Such a measure be should support. He would tions must be bad; and, in order to supply the Treasury again, in conclusion, repeat his former request, that the with the necessary moneys, a part of the money which Senator from Missouri would so amend his motion as to would be deposited with the Siales after the 1si of Jan. have the document printed for the use of the Senate. uary, in pursuance of the deposite bill of the last session, He bad no objections to printing an extra number, but would necessarily have to be returned to the Treasury, he had objections to sending this document, under the and intending also to produce an influence upon the ac authority of the Senate, to the State Legislatures, as a * tion of the Legislature upon this subject, and moreover document designed to aid them in their action, which, to hold up those who were the avowed friends of this bill he believed, was calculated to produce a contrary effect. to the odium of their constituents, for sending arnong Mr. STRANGE rose and said that he was but young them morey required for the use of the Government. in the Senate, and therefore it would be rash in him to He was so unfortunate as to have differed from the Sena | lay down any rule for its action. But he might venture ator from Missouri, as to the propriety and policy of pass to say that on this, as on every future occasion, he would ing that deposite bill. He gave it bis support. He had vote in favor of printing any paper which was calculated seen no cause to regret that vote. He then believed it to give information to the people. He understood there right and proper, and demanded from a just regard to were very few gentlemen in this body who objected to the public interest. He still believed the same; and, the proposition of the Senator from Missouri to have the under the same circumstances, he should not hesitate to document in question printed; but the objection was to give a similar vote upon the same subject. He had | its being sent to the Governors and Legislatures of the voted for the bill, and he had also voted for the appropria- several States; and be (Mr. S.) concurred in that objection bills which are enumerated in the document pro- tion. He confessed that he was somewhat surprised to posed to be printed. He well understood the effect of see the Senate thrown into a tumult from a mere propo. his voie; and he, for one, was then entirely satisfied that sition to print a document; but when he recollected how the whole amount of those appropriations could not be Senators were situated with regard to a measure adopted expended before the 1st day of January next; and yet at the last session, his wonder ceased. He could not vote that fact, of itself, had no influence upon his mind, to de. to send a document out, upon the grounds urged by the ter liim from giving his support to the deposite bill. The honorable Senator from Missouri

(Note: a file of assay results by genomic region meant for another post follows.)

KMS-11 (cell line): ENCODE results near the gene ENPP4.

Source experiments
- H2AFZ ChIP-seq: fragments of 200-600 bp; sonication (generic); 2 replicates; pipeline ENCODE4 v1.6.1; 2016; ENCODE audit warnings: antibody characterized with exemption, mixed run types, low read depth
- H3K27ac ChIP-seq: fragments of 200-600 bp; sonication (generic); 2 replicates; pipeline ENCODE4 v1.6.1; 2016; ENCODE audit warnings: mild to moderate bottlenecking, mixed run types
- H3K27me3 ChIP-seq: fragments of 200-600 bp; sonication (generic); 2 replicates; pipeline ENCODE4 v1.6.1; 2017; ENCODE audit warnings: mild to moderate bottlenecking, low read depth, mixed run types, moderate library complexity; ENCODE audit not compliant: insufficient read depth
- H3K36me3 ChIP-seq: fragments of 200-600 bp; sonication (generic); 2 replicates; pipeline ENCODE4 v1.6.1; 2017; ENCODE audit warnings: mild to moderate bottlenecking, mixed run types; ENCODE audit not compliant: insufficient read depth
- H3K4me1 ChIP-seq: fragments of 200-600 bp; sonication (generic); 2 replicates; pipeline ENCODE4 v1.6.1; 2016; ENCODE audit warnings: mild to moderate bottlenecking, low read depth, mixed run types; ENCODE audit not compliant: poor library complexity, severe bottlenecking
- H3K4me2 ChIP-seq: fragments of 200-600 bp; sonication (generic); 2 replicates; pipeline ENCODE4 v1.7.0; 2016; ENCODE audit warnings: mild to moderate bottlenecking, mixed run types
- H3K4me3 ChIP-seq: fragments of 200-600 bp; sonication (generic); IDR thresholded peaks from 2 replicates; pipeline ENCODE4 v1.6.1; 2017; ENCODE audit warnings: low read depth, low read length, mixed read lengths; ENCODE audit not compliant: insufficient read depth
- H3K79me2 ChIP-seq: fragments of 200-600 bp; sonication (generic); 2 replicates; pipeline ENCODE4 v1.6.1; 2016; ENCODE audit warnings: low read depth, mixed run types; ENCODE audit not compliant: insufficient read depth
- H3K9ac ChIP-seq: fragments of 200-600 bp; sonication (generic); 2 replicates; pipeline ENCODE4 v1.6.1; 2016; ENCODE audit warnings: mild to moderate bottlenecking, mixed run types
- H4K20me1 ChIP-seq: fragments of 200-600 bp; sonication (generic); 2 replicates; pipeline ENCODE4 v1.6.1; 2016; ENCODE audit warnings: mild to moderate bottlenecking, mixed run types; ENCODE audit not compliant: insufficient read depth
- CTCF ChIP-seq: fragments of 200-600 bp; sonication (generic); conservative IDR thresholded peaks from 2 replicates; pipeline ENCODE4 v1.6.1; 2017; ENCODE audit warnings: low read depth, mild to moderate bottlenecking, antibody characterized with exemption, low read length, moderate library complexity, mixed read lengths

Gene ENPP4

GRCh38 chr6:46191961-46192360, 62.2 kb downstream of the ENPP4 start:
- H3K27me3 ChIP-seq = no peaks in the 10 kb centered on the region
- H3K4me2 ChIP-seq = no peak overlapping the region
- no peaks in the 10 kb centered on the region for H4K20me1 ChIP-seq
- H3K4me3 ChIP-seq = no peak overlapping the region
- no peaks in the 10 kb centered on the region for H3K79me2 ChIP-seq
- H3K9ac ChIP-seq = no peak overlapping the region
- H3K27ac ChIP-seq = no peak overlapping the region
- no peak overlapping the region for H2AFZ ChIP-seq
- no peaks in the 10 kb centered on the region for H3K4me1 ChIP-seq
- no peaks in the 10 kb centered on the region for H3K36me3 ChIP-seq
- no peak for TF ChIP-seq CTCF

. He was opposed to whole history of our legislation, since the foundation of sending copies to the Legislatures and Governors of the the Government, will show an unexpended balance of States. And he was opposed to the proposition on anformer appropriations remaining in the Treasury at the other ground: the effect which it might seem it was commencement of each succeeding year. The unex intended to produce on the Governors and Legislatures. pended balance on the coming isi day of January will on the document reaching them, the natural inquiry undoubtedly be larger than usual; but, after deducting would be, what was the object to be accomplished by the five millions left in the Treasury, according to the sending us this document? It certainly was designed to provisions of the deposite bill, the sum will be reluced have some effect. Is it to operate on the Legislature? to about the usual unexpended amount of appropriations. What riglit bas Congress, or any portion of Congress, lo But the document, unaccompanied with any other fiscal | dictate to us or to either branch of our Legislature? statement, as lie had before remarkid, would certainly Upon this matter (concluded Mr. S.) we are supreme, give wrong impressions, and tend to darken, rather than and have no superior. We judge for ourselves, and enlighten, the public mind as to the true condition of thietbink no man or body of men have a right to interfere. Treasury. A reference to the Secretary's report upon Ltherefore unile with the Senator from New Hampshire